Encryption tools are coming under attack from those that say terrorist groups could use them to secretly send messages over the Internet. Sen. Judd Gregg (D-N.H.) suggested that the nation's electronic intelligence have more access to encryption keys, such as the Pretty Good Privacy email encryption tool. Those in the encryption community were quick to condemn the suggestion, saying it would violate basic American rights. Sen. Gregg's aides later clarified that he was only looking for voluntary cooperation from companies. National Security Agency director General Mike Hayden says Osama bin Laden was fairly easy to track until about one year ago, when agents suspect he changed technologies that evade normal eavesdropping devices. Though this could mean encryption, many experts insist bin Laden could have moved to less sophisticated methods which are actually more difficult to track, such as using couriers or hiding messages in unexpected places on the Web.

  • "Not Your Father's Shop Class"
    Washington Post Magazine (09/16/01) P. 34; Pino-Marina, Christina

    High schools in the Washington, D.C., metropolitan area are combining academic studies and vocational programs in the form of career academies, which increasingly have a heavy presence in information technology training. Although many of the students who participate in career academies are those who were once in vocational classes, IT programs are starting to attract students who take AP and gifted-and-talented classes. The programs in information technology are designed to offer students the practical skills needed to find IT jobs, and they also offer college credit. Although students have an opportunity to earn IT industry-sponsored certifications, the high schools do not consider the programs to be a substitute for college. As for the long-term impact of the IT certification programs, Christopher Dede, a professor of learning technologies at Harvard University's Graduate School of Education, says he is concerned that the training students receive could become obsolete by the time they graduate from high school, and adds that the quality of the teacher leading the classes could determine the value of the programs. Another expert added that the notion that students will find IT jobs that pay $30,000 to $40,000 out of high school is the equivalent of teenagers who dream of becoming the NBA's next Kobe Bryant. IT programs in schools have become a new market for the IT industry, which allows high-tech companies to sell IT curricula, certification tests for students and teachers, upgrades, and equipment. Some critics question whether the certification programs are more about business than philanthropy.
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  • "Standards Body Pushes Accessibility Online"
    CNet (09/17/01); Festa, Paul

    The World Wide Web Consortium (W3C) released its preliminary recommendations for Web browsing designs friendly to the disabled. The latest round of recommendations from the W3C is the third in a series of guidelines, the previous two outlining rules for creating Web content and Web authoring tools. Suggestions include building sites so that users can navigate with the tab key instead of the mouse, as that creates problems for people with repetitive strain injuries and the visually impaired. The guidelines also propose that graphics use alternative text tags so that screen-reader programs will be able to interpret the images. Other accessibility standards have been suggested or mandated, as with Section 508 of the Rehabilitation Act which requires that U.S. federal government IT be accessible to the disabled.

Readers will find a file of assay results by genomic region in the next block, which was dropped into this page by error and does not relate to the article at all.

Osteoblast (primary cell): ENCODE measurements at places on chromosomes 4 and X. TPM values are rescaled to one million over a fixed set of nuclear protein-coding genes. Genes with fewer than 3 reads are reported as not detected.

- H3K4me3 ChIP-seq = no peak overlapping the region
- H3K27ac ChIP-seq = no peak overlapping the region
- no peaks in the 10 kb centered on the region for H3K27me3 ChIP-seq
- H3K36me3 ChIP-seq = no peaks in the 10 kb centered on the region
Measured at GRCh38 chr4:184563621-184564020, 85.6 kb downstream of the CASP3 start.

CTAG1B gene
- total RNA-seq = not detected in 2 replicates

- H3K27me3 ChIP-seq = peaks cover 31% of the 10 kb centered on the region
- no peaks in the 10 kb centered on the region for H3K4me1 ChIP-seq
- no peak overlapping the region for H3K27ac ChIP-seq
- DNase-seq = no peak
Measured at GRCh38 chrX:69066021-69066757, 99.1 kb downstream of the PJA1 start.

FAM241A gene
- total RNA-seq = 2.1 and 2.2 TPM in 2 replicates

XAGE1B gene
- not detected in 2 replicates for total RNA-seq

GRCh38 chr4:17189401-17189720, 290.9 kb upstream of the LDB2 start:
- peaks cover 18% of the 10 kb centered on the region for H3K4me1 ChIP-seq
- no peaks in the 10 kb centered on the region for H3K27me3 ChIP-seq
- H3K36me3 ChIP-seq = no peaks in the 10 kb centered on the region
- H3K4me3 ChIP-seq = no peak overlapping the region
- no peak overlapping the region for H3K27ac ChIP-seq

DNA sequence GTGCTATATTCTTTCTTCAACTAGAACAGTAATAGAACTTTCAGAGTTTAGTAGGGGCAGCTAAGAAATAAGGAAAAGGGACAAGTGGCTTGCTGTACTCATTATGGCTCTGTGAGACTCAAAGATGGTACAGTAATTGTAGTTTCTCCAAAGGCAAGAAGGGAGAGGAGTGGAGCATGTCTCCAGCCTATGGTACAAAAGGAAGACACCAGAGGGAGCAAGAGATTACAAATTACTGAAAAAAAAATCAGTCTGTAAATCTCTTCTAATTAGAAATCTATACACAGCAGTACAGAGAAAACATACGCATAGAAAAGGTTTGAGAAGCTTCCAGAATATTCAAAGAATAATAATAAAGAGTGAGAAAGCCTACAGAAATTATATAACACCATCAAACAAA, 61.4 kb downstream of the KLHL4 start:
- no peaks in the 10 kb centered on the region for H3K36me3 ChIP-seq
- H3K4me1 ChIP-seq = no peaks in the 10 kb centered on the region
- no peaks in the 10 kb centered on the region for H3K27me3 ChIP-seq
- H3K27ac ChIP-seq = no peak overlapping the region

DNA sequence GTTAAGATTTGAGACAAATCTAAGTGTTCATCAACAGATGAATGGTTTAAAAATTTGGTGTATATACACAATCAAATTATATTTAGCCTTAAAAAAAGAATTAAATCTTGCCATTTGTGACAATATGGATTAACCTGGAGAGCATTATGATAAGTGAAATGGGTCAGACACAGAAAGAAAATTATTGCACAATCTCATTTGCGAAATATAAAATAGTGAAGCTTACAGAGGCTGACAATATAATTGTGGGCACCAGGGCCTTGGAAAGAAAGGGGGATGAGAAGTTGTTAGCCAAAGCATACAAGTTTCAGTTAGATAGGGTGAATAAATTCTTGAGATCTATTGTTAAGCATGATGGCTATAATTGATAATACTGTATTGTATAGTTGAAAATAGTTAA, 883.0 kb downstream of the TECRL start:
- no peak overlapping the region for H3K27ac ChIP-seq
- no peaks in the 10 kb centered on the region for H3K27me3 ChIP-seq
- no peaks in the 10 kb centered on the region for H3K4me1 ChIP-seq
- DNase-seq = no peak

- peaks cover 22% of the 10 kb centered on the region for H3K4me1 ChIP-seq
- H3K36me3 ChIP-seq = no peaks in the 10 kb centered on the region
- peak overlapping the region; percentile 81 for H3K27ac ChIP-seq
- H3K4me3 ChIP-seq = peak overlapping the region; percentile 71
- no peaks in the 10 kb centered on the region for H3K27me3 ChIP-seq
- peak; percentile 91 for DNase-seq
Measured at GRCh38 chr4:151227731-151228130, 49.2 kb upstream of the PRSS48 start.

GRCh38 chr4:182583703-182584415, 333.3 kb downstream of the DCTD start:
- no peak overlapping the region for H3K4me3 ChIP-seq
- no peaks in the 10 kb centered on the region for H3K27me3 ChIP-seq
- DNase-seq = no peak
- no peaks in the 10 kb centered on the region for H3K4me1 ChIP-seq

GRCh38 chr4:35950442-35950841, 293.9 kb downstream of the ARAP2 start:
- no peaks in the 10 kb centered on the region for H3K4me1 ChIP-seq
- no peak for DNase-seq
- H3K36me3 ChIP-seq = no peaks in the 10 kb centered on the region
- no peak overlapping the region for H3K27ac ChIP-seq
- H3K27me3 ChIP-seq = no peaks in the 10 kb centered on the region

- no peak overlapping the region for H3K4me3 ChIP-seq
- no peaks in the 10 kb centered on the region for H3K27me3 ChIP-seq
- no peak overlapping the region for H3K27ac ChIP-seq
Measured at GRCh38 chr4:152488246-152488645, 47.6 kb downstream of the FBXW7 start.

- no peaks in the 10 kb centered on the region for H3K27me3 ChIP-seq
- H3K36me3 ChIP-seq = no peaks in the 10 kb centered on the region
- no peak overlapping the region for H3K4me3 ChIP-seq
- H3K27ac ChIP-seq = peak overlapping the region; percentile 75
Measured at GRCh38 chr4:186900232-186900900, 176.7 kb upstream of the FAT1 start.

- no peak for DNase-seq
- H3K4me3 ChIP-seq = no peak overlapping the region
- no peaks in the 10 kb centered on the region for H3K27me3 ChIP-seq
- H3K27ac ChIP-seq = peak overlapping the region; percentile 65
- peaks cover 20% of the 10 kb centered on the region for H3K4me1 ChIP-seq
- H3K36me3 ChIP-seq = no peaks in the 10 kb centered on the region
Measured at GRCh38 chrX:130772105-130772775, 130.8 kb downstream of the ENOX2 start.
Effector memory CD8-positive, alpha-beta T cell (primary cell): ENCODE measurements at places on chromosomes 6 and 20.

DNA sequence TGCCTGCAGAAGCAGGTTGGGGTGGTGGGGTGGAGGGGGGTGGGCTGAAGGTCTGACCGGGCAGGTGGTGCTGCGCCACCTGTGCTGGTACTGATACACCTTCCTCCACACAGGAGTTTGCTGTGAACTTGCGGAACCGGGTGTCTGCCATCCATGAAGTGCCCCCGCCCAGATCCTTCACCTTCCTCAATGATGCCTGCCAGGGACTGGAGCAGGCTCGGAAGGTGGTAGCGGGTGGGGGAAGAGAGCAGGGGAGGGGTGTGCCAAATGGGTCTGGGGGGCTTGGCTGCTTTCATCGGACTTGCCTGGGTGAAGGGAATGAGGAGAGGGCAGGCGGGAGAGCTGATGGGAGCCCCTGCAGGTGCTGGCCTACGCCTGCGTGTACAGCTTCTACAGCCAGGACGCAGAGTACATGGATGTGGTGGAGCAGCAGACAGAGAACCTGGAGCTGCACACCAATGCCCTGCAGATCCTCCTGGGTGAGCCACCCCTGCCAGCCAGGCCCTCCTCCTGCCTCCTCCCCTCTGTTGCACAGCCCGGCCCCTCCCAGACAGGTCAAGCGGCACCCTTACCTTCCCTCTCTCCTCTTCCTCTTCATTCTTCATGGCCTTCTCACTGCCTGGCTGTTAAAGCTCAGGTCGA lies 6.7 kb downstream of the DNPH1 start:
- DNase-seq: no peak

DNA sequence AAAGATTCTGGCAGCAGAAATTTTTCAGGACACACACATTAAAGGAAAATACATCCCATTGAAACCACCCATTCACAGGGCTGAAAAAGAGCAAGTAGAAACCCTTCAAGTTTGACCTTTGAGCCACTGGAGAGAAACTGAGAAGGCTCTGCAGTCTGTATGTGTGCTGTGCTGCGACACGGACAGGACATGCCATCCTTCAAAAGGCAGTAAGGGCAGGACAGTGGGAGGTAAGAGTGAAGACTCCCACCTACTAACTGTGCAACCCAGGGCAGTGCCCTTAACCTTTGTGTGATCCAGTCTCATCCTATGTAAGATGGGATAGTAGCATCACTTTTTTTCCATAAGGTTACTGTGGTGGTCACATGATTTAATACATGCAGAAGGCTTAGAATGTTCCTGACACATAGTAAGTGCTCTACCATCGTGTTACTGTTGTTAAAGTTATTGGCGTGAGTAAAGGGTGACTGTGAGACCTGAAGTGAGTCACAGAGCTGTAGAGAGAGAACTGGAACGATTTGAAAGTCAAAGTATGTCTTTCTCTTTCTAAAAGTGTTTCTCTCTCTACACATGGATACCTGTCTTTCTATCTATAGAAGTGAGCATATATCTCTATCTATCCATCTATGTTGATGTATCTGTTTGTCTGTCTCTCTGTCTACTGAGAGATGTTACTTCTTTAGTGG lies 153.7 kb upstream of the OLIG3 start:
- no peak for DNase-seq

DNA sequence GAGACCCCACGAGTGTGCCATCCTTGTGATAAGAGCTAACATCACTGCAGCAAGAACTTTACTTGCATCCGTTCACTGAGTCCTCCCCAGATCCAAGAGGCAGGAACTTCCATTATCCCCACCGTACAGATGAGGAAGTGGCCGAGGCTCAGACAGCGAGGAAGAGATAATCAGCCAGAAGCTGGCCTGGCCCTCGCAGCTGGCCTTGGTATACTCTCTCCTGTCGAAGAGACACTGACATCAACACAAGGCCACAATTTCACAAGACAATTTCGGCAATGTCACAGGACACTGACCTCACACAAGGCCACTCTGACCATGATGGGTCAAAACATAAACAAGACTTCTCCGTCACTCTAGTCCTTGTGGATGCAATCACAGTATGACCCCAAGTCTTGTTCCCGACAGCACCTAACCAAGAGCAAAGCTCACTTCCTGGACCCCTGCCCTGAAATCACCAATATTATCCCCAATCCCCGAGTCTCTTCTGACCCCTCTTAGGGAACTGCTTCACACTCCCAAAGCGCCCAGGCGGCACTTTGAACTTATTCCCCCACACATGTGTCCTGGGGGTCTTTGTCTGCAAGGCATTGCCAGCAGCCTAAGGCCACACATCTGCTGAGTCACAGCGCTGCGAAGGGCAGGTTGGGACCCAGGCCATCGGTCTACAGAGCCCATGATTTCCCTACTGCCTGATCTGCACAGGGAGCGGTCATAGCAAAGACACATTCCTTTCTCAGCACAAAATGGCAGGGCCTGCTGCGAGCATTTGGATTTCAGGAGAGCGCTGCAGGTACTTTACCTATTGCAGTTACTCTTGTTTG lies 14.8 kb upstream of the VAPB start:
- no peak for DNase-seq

• "Tracking Worker Whereabouts May Become More Common"
    Los Angeles Times (09/18/01) P. C3; Girion, Lisa; Healey, Jon

    The destruction of the World Trade Center and the subsequent loss of personnel may spur more companies to deploy systems designed to better keep track of their workers, according to crisis management experts. They say that traditional printed rosters are often outdated, do not account for employees' precise whereabouts, and are in danger of being lost in a disaster. One possible solution is to install wireless sensors throughout the office that read employee I.D. tags whenever they pass through a door. This releases employers from the problem of concentrating on who enters the office while overlooking who leaves. However, more precise worker location tracking means more sensors to be installed, a costly proposition. Furthermore, keeping the employee location database on-site risks its loss in the event of a disaster, while absolute certainty of employee identification requires sensors that can read extremely detailed personal information unique to each worker. In addition, increased worker monitoring could encroach on personal privacy.
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  • "Technology's Role to Grow In a New World of Security"
    New York Times (09/18/01) P. B1; Glaberson, William

    In the wake of last week's terrorist attacks, national security measures are expected to become more stringent and technology-based. Kroll President Michael G. Cherkasky speculates that electronic identification cards that relay to computers detailed information about their bearers could become the standard, since the technology already exists. More electronic surveillance rights for law enforcement officials was a provision of one of several proposals put forward by Attorney General John Ashcroft on Monday. Other congressional proposals would ease computer wiretapping. Increased video monitoring and Internet surveillance and expansion of restricted airspace over major cities are other possibilities. Critics of such efforts are worried that civil liberties will be sacrificed in the name of security, but the courts may be arrayed against them, especially in times of war. Whatever restrictions may be applied, experts are certain that the adoption of security technology will grow as a result of the attacks.